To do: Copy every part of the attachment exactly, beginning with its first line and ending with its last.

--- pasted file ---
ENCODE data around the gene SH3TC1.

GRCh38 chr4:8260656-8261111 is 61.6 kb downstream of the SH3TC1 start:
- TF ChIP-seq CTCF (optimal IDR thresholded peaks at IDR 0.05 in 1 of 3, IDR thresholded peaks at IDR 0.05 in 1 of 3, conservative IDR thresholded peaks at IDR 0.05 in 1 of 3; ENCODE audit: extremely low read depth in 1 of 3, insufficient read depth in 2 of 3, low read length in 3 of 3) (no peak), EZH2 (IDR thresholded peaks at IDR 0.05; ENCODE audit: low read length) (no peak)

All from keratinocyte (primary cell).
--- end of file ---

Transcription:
ENCODE data around the gene SH3TC1.

GRCh38 chr4:8260656-8261111 is 61.6 kb downstream of the SH3TC1 start:
- TF ChIP-seq CTCF (optimal IDR thresholded peaks at IDR 0.05 in 1 of 3, IDR thresholded peaks at IDR 0.05 in 1 of 3, conservative IDR thresholded peaks at IDR 0.05 in 1 of 3; ENCODE audit: extremely low read depth in 1 of 3, insufficient read depth in 2 of 3, low read length in 3 of 3) (no peak), EZH2 (IDR thresholded peaks at IDR 0.05; ENCODE audit: low read length) (no peak)

All from keratinocyte (primary cell).